8 Lemon Substitutes You Can Use in the Kitchen
Tart, bright lemons are one of our favorite ingredients for everything from baked goods to salad dressings to a delicious lemon marinade for salmon. Lemons add flavor, of course, but they also lend acidity and sweetness. We have so many tips for making the most out of these golden orbs — from zesting them first, to microwaving every last molecule of usefulness out of them to using some to make a copycat of Starbucks’ beloved lemon loaf — but what’s a cook to do when the last drop of fresh lemon juice has been used up?
The good news is that that there are many pantry staples you can reach for when you run out of fresh lemons — or if you simply want to get creative with different flavor profiles. Read on for nine substitutions you can use for fresh lemon juice and zest in baking and cooking. You’ve probably got at least one in your kitchen right this minute.
How to Substitute Vinegar for Lemon Juice
When it comes to marinades, salad dressings, and savory sauces, lemon juice brings the acidity that makes meat tender and grain salads sing. You can find similar body, acidity, and flavor in white wine, sherry, or champagne vinegars. Replace 1 tablespoon of lemon juice with 1 1/2 teaspoons vinegar in savory dishes — but don’t go subbing vinegar for lemon juice in those lemon meringue pie recipes!
How to Substitute Lemon Extract for Lemon Juice or Zest
Lemon extract can be your flavor hero when it comes to baking lemony desserts like Bundt cakes and lemon poppy seed muffins. It lasts practically forever in the cupboard and packs a potent punch. You’ll need 1 teaspoon of lemon extract for every 2 tablespoons of lemon juice or 1/2 teaspoon lemon extract for any lemon zest called for in a baking recipe.
How to Substitute Dried Lemon for Lemon Zest
Dried lemon peel, often used in seasoning blends for dishes like lemon pepper chicken, works well as a substitute for fresh lemon zest in salad dressings and quick breads. Thanks to its robust flavor, you’ll need much less dried lemon peel to get that fresh lemon zest flavor. For a recipe calling for 1 tablespoon of lemon zest, add just one teaspoon dried lemon peel.
How to Substitute Limes for Lemons
Other citrus fruit like limes make a great substitute for lemons in many dishes, both sweet and savory, including marinades, sauces, and desserts. To substitute limes for lemons, you can use a 1:1 ratio for both the juice and zest. Try it in this any-citrus meringue pie!
How to Substitute Oranges for Lemons
Like limes, oranges are a part of the citrus family, which means they can be used as a substitute for lemons in many recipes, particularly desserts, but also marinades and dressings. It’s important to keep in mind that oranges are much sweeter than lemons and don’t deliver the same tart flavor, but they have a similar acidic effect in food. To substitute oranges for lemons, start by using an equal amount of orange juice and build if you want more orangey flavor.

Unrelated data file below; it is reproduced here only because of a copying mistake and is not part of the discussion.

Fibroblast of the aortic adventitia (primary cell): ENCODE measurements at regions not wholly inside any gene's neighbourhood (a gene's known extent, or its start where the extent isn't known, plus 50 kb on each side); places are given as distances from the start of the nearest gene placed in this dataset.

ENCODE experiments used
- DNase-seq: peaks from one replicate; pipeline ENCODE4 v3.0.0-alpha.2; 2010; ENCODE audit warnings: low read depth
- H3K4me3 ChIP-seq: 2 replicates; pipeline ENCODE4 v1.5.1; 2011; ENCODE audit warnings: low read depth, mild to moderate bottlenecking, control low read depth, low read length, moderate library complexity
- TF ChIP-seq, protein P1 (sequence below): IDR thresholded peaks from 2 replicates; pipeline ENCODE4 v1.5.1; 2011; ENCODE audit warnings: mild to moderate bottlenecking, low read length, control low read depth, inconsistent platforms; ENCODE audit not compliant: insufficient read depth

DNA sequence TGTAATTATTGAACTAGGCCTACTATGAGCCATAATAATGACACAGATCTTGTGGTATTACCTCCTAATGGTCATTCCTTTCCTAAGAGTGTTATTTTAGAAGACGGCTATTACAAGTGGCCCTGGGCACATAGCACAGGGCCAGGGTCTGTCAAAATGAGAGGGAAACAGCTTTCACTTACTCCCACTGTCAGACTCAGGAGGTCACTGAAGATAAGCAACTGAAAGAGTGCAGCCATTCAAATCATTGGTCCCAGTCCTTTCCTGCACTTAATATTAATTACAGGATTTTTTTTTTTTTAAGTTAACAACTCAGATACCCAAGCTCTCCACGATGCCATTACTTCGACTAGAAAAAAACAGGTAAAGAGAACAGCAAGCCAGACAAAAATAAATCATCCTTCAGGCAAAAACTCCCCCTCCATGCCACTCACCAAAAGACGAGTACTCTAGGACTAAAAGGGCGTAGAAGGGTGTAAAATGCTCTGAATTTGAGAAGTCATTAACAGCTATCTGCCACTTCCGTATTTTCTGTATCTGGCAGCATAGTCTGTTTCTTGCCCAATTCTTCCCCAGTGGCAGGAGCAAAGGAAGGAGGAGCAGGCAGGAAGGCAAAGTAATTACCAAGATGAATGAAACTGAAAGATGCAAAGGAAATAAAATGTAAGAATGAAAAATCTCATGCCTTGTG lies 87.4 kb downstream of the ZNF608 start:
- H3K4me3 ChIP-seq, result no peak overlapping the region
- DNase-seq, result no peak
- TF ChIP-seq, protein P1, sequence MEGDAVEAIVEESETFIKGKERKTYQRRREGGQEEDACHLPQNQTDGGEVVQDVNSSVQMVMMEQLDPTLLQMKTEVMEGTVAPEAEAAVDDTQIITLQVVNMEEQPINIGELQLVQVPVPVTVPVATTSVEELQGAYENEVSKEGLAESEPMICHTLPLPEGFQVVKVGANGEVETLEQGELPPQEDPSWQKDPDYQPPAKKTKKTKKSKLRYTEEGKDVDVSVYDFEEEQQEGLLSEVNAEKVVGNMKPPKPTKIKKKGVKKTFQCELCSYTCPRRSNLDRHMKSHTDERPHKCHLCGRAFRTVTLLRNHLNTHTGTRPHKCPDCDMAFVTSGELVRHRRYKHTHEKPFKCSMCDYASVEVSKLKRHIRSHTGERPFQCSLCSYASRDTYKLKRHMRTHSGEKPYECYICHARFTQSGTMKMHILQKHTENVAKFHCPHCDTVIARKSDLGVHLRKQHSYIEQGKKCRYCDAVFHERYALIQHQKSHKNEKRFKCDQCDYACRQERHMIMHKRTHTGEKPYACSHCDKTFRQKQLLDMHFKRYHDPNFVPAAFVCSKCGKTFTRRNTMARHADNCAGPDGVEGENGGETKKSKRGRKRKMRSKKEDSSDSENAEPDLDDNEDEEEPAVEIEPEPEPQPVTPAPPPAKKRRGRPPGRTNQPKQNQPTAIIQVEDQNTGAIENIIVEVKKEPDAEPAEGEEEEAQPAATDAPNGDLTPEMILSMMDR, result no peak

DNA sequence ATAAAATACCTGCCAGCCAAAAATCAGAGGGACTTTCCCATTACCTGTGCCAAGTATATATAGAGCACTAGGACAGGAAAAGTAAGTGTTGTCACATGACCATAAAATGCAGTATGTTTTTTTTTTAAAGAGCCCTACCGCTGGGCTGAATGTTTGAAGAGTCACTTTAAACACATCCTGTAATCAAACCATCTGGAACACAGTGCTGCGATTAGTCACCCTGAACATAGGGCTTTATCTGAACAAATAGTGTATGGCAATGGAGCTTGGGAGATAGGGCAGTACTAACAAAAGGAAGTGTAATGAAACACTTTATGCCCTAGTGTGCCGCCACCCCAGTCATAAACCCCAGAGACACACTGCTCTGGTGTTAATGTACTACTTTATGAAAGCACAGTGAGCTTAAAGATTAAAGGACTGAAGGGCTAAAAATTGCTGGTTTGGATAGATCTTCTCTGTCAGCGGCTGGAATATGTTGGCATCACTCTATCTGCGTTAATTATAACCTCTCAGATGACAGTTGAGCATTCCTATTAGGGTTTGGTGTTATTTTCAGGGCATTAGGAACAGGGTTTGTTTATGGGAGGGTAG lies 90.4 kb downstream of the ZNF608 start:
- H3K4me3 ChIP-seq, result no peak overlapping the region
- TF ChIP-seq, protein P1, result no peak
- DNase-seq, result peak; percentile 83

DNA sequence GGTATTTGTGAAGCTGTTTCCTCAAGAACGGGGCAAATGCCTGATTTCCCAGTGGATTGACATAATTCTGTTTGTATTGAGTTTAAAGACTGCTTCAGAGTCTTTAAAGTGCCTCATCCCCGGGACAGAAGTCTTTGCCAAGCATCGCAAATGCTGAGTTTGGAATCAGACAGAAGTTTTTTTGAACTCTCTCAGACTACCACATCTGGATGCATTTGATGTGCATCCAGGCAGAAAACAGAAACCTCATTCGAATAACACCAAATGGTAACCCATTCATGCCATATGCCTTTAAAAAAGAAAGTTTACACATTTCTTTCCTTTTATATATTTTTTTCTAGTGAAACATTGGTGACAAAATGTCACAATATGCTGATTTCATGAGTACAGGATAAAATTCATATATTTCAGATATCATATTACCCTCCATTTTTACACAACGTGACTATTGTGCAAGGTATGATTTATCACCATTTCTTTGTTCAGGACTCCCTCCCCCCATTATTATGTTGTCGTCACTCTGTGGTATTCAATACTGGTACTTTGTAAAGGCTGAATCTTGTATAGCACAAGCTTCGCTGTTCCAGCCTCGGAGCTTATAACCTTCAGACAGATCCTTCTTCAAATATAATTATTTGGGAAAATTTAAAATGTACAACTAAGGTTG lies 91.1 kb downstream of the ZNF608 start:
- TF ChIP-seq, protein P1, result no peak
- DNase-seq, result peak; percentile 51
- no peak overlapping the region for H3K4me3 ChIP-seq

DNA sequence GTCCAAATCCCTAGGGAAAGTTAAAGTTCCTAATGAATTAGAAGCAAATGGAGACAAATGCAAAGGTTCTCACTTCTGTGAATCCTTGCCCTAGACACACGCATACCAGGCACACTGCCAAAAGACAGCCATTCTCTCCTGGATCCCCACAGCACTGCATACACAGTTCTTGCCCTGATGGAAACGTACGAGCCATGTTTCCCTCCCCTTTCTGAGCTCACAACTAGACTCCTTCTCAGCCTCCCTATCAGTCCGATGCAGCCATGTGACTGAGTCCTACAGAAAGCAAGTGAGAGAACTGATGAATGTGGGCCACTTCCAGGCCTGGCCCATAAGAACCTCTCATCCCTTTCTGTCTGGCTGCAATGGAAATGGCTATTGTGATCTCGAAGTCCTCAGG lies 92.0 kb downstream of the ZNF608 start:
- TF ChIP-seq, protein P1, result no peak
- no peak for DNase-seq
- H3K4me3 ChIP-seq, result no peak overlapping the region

How to Substitute Grapefruits for Lemons
Grapefruits tend to be underutilized in the kitchen, but their mouth-puckering flavor makes them a great stand-in for lemons in both sweet and savory recipes. Grapefruit juice is particularly nice in salad dressings. To substitute grapefruits for lemons, start by using a 1:1 ratio for the juice and/or zest.
How to Substitute Sour Oranges for Lemons
Sour oranges, which are sometimes also referred to as bitter oranges or Seville oranges, can be a great substitute for lemons in many savory dishes. Sour oranges — or naranja agria — are common in certain Latin American dishes, including Cuban mojo sauce and Mexican cochinita pibil. Depending on where you live, you can buy fresh sour oranges at the produce section of the grocery store or bottled in the same area you’d likely find pre-made marinades. The flavor of sour orange juice is comparable to a combination of fresh orange and lemon juice, so use a 1:1 ratio to substitute sour orange juice for lemon juice.
How to Substitute White Wine for Lemons
In place of lemons, white wine can offer a nice acidity in cooked savory dishes — it’s particularly nice in sauces for seafood and chicken. To substitute white wine for lemon juice, opt for a dry white wine and start with a 1:1 ratio. And while “white wine bars” might sound like a fun idea in theory, they simply can’t compete with homemade lemon bars, so stick with white wine as a sub for lemon in savory dishes.